The same approach works for JSF. One of the biggest problems I've found with JSF, in fact is that people insist on making esoteric complicated solutions to problems that JSF was designed to make simple.

That's not to say that there aren't some "gotchas". When you invoke init() from an action method in JSF, don't expect the bean to be reset and then set to properties from the associated view. The JSF lifecycle default operation would call the setters first and then invoke init(), wiping out the work of the setters. For a case like that, you'd need to cache data as it came in from the setters and then have the init method restore the newly-set values from the cached data. Other possibilities exist, but this is an example of how simple things can be if you allow them to be so.


Customer surveys are for companies who didn't pay proper attention to begin with.
Bauke Scholtz
Ranch Hand

Joined: Oct 08, 2006
Posts: 2458
Besides, there shouldn´t be any need to do so. The session scope is apparently too broad for you. Check if h:inputHidden, or t:saveState, or a4j:keepAlive can help you.
Joe ONeil
Greenhorn

Joined: Jan 16, 2009
Posts: 12
Different scenarios require different approaches. You can reset the bean and page By creating a loadSomething() method this will be called after the bean is constructed and and then will forward the page to itself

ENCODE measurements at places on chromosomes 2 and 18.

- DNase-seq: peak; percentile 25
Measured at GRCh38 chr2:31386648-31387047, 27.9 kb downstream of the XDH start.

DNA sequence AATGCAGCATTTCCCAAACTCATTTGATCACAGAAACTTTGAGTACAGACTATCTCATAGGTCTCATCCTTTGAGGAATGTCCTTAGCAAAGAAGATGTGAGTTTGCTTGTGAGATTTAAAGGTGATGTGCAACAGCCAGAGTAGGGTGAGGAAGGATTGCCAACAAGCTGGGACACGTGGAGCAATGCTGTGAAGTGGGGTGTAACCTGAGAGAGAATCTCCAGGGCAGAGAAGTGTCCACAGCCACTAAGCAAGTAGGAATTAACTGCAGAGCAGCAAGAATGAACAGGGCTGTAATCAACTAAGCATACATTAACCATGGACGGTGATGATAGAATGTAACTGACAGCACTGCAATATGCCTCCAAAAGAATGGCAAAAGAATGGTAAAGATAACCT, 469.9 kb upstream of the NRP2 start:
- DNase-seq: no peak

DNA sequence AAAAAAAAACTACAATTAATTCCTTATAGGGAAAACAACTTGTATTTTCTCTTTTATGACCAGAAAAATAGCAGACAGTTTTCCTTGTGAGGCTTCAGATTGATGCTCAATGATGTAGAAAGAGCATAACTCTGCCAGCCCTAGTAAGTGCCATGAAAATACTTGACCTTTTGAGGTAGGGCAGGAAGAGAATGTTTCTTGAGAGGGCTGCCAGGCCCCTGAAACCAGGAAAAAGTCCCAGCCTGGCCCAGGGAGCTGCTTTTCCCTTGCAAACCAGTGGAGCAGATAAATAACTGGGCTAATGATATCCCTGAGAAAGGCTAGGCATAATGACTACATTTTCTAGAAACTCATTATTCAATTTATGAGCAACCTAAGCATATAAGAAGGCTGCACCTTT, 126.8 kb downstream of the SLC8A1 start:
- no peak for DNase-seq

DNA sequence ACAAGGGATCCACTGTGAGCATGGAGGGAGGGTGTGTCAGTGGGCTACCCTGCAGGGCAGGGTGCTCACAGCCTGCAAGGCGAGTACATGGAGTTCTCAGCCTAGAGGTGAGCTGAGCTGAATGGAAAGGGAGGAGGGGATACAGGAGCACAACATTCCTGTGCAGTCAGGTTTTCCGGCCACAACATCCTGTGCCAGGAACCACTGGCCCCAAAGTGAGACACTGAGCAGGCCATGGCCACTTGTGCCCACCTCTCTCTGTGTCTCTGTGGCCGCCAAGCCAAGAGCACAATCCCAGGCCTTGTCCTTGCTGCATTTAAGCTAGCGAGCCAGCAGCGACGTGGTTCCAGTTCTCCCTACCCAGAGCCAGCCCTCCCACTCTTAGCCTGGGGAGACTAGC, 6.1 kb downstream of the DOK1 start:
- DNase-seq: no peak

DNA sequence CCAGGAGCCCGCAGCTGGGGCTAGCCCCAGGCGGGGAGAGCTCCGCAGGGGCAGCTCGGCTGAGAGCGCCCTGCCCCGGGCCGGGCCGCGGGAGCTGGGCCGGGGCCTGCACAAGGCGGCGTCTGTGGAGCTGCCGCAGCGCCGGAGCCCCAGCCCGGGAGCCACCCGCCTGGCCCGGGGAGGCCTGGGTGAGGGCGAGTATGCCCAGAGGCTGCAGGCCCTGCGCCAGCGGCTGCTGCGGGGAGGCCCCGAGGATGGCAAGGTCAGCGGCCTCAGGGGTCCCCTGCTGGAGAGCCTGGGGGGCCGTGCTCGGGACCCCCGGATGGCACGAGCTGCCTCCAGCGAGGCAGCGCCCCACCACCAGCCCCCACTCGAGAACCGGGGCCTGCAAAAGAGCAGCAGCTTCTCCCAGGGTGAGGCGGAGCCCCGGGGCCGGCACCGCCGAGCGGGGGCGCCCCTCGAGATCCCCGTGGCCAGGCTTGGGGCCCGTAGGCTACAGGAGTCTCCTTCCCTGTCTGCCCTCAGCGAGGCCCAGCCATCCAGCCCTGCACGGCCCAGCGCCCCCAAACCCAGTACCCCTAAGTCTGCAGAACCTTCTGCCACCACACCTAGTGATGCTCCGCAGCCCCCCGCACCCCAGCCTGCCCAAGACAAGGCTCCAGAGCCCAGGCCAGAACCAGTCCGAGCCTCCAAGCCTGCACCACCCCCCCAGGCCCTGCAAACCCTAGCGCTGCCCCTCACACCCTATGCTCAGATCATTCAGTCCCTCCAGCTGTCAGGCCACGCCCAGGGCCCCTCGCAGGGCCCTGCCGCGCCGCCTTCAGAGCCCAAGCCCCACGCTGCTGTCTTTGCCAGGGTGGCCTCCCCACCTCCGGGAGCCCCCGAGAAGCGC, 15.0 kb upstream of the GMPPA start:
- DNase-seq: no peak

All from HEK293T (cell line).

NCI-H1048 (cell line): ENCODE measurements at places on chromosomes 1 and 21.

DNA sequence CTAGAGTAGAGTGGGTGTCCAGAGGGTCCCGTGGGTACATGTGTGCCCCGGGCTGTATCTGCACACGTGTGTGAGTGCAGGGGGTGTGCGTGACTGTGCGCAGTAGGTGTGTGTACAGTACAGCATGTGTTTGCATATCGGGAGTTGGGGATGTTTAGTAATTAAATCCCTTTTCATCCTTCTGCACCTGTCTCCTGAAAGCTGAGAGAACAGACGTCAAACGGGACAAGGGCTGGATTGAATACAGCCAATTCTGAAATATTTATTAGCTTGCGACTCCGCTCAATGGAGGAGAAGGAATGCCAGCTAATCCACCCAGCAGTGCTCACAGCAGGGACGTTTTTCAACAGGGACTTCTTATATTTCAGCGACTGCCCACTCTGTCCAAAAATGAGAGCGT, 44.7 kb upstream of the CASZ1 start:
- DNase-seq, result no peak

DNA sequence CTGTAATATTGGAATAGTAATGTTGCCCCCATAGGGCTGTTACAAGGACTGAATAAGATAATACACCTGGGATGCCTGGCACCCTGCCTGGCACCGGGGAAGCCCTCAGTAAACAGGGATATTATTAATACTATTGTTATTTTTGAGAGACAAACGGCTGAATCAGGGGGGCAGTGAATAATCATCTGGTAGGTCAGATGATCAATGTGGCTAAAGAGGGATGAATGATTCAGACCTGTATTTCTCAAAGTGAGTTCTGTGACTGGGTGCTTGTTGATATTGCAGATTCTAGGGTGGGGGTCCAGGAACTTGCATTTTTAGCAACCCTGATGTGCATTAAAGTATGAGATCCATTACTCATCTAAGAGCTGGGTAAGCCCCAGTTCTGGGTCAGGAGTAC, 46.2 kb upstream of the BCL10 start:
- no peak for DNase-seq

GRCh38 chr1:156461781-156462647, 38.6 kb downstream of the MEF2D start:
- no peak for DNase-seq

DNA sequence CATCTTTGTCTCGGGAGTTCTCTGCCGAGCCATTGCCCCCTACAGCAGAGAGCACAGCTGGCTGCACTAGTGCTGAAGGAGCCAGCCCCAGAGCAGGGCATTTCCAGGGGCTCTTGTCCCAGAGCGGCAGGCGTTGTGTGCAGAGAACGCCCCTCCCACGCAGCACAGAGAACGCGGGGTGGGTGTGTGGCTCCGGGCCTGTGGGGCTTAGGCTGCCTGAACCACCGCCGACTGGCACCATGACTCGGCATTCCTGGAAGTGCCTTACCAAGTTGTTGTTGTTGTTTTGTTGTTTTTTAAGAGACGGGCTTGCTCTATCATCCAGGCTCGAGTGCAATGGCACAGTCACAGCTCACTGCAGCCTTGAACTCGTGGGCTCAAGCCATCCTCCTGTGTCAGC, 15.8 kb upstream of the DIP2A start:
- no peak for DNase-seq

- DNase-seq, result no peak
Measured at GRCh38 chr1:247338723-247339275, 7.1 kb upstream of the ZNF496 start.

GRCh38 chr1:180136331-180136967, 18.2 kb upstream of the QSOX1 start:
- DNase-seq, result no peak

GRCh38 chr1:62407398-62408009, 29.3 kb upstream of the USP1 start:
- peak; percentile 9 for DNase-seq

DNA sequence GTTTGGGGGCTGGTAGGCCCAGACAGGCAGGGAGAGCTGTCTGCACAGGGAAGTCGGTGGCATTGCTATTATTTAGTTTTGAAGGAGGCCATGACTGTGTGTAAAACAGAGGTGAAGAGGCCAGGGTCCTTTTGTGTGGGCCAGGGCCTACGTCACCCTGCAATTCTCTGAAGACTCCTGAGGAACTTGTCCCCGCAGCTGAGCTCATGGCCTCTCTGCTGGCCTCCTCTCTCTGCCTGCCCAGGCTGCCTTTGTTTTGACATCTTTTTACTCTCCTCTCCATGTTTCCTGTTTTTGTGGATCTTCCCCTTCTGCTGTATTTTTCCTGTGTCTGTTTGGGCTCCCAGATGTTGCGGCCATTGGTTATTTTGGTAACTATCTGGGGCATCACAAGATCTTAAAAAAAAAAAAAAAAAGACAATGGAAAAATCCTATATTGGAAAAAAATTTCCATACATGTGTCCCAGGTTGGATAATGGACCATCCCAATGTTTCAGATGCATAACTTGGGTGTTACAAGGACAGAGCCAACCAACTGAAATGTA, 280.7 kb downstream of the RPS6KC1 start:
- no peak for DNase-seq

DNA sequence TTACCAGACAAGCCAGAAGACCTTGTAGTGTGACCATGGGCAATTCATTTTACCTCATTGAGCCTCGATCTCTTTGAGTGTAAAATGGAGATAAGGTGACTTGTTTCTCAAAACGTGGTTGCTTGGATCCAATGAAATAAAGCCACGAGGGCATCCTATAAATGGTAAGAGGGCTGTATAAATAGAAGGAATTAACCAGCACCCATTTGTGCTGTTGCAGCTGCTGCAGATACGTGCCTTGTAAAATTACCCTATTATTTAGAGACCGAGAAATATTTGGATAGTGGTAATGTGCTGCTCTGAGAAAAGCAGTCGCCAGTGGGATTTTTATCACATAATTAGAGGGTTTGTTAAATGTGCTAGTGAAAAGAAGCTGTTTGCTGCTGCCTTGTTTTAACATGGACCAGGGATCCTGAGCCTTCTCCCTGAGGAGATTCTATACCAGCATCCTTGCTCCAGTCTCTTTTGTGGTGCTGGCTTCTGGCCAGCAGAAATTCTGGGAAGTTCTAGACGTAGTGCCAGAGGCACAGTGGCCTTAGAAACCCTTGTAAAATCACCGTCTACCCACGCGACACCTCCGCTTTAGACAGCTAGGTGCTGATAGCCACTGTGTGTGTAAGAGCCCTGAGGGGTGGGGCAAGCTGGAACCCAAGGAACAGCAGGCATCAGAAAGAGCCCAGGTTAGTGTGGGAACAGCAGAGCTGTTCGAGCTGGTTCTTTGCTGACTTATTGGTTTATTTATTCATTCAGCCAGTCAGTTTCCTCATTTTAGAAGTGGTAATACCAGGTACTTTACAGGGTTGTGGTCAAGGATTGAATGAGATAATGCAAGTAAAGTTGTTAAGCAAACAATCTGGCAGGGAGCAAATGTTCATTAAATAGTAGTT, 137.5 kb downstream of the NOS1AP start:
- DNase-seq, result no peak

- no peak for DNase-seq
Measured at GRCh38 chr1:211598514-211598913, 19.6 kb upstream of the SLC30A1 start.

Public String Reset(){
YourSessionBean = new YourSessionBean();
YourBean.loadSomething();// this method will set all your default values
Return “Page_u_are_On”;


This will do a total page refresh with new values

Now if You using partial page rendering say with a changeValueListener or action method I will Bind the component and reset the values in the java code also so that the page and bean are refreshed(but not the whole page)

Class Abc{
HtmlInputText xComponent;
String testComp;

//I can do this in an action
public void Reset(){
YourSessionBean = new YourSessionBean();
YourBean.loadSomething();

xComponent.setValue(“anyvalue”);
}


public HtmlInputText getXComponent() {
return xComponent;
}
public void setXComponent(HtmlInputText component) {
xComponent = component;
}
public String getTestComp() {
return testComp;
}
public void setTestComp(String testComp) {
this.testComp = testComp;
}


This is JSP /or XML Page
<t:inputText binding=”#{abc.xComponent}” value="#{abc.testComp}"/>

The init method will only work if the default values do not affect any of the Component on the JSF page


dennis deems
Ranch Hand

Joined: Mar 12, 2011
Posts: 808
Hi, I am pretty new to JSF. I am curious whether any of the suggested methods are considered best practice. Our approach has been to call the init method on the bean in a performAction method, but the code isn't exactly what I would call elegant.
 
I agree. Here's the link: http://aspose.com/file-tools
 
subject: Re-initializing a Session Managed Bean
 
Similar Threads
few doubts in MVC design pattern and EJB Concepts
Managed Bean Life cycle
Obtaining an instance of a Managed Bean declared with Application Level Scope
Transaction between 2 methods in the same bean
How to keep variable value alive in JSF